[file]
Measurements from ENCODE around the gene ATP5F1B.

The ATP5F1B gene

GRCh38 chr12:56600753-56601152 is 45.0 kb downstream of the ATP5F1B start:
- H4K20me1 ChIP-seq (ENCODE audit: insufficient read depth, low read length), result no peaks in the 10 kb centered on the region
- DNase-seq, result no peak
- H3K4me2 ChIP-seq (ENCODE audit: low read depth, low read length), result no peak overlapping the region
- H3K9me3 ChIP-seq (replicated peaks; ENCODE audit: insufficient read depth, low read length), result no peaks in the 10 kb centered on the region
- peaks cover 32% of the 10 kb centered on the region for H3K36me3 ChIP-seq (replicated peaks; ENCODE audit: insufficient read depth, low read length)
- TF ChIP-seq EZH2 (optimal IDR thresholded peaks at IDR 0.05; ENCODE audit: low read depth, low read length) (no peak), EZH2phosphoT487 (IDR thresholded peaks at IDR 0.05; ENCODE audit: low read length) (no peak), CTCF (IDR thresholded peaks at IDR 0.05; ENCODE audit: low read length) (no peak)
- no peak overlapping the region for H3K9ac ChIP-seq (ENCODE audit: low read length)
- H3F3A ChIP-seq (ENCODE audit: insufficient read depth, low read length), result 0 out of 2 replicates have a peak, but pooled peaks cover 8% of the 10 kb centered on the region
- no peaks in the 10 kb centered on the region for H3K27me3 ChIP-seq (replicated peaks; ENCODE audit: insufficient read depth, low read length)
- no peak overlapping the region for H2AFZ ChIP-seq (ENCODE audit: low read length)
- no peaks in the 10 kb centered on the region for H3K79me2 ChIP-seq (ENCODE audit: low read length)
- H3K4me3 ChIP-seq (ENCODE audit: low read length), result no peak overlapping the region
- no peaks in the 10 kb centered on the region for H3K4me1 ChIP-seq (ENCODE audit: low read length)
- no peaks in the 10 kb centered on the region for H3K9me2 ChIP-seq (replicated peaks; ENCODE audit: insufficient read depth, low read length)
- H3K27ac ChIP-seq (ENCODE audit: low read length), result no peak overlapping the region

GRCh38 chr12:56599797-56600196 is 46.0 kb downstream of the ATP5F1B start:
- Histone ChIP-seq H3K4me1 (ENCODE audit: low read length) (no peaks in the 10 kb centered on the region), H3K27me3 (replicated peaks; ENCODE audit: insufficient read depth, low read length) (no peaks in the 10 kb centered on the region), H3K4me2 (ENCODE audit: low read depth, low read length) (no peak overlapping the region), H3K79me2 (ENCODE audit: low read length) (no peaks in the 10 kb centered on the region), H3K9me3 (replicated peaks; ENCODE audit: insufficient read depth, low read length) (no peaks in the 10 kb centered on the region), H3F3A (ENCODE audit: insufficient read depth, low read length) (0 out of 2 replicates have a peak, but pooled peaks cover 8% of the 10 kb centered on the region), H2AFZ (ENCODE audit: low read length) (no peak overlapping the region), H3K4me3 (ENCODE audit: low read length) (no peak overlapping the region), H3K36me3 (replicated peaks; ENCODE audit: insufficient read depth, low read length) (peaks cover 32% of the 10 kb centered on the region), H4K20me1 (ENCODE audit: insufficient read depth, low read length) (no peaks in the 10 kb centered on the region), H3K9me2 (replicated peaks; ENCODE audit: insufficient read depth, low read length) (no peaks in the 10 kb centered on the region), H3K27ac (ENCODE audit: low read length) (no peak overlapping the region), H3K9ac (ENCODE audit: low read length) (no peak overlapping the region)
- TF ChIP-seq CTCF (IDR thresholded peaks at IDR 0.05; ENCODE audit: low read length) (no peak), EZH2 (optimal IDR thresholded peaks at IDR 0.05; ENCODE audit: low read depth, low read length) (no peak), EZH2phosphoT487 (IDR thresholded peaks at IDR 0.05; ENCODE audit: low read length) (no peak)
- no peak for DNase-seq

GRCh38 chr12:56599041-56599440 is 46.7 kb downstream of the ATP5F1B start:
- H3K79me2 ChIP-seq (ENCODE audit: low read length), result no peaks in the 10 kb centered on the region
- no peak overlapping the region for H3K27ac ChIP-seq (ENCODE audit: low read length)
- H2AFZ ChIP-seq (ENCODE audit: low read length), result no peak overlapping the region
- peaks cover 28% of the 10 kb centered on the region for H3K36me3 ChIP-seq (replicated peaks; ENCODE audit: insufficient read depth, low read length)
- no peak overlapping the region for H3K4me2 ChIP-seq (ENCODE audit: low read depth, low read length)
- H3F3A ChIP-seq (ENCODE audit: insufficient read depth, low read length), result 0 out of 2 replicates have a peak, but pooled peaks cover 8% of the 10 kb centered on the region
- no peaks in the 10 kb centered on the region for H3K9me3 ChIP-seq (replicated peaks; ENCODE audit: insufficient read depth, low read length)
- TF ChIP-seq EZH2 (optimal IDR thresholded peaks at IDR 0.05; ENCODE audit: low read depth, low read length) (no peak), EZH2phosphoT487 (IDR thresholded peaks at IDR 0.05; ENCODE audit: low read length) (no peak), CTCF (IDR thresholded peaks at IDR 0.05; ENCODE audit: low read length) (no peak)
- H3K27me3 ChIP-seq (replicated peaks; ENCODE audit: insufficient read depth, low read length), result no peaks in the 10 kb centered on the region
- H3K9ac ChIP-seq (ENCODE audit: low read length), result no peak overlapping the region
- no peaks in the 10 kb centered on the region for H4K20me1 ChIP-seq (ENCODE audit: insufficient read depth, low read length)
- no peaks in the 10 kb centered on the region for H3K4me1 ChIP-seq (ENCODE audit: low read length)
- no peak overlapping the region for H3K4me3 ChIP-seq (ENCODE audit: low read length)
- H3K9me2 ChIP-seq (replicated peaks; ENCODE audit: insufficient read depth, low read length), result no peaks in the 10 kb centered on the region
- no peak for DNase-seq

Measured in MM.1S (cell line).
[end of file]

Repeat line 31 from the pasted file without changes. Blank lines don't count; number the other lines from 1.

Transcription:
- TF ChIP-seq EZH2 (optimal IDR thresholded peaks at IDR 0.05; ENCODE audit: low read depth, low read length) (no peak), EZH2phosphoT487 (IDR thresholded peaks at IDR 0.05; ENCODE audit: low read length) (no peak), CTCF (IDR thresholded peaks at IDR 0.05; ENCODE audit: low read length) (no peak)